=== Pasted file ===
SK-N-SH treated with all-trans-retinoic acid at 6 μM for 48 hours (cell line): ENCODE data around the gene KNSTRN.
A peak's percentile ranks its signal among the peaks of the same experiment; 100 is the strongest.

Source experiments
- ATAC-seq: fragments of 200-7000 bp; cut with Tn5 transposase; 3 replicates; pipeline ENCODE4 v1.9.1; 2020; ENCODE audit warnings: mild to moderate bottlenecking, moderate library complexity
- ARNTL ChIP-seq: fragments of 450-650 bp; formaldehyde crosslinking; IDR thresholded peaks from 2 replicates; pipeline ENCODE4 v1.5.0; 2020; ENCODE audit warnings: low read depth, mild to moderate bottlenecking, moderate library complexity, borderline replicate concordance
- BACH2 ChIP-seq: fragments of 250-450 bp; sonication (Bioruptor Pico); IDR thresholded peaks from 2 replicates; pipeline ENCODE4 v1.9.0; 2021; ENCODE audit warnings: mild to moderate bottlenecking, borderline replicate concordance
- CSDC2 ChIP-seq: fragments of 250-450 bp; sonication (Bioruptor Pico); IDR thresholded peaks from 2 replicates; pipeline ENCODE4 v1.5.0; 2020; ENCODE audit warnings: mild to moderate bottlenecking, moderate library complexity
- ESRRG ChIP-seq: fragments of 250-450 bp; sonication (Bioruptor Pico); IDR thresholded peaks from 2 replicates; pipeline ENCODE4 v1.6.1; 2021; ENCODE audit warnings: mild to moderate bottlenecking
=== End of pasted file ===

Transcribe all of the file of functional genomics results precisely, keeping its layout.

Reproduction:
SK-N-SH treated with all-trans-retinoic acid at 6 μM for 48 hours (cell line): ENCODE data around the gene KNSTRN.
A peak's percentile ranks its signal among the peaks of the same experiment; 100 is the strongest.

Source experiments
- ATAC-seq: fragments of 200-7000 bp; cut with Tn5 transposase; 3 replicates; pipeline ENCODE4 v1.9.1; 2020; ENCODE audit warnings: mild to moderate bottlenecking, moderate library complexity
- ARNTL ChIP-seq: fragments of 450-650 bp; formaldehyde crosslinking; IDR thresholded peaks from 2 replicates; pipeline ENCODE4 v1.5.0; 2020; ENCODE audit warnings: low read depth, mild to moderate bottlenecking, moderate library complexity, borderline replicate concordance
- BACH2 ChIP-seq: fragments of 250-450 bp; sonication (Bioruptor Pico); IDR thresholded peaks from 2 replicates; pipeline ENCODE4 v1.9.0; 2021; ENCODE audit warnings: mild to moderate bottlenecking, borderline replicate concordance
- CSDC2 ChIP-seq: fragments of 250-450 bp; sonication (Bioruptor Pico); IDR thresholded peaks from 2 replicates; pipeline ENCODE4 v1.5.0; 2020; ENCODE audit warnings: mild to moderate bottlenecking, moderate library complexity
- ESRRG ChIP-seq: fragments of 250-450 bp; sonication (Bioruptor Pico); IDR thresholded peaks from 2 replicates; pipeline ENCODE4 v1.6.1; 2021; ENCODE audit warnings: mild to moderate bottlenecking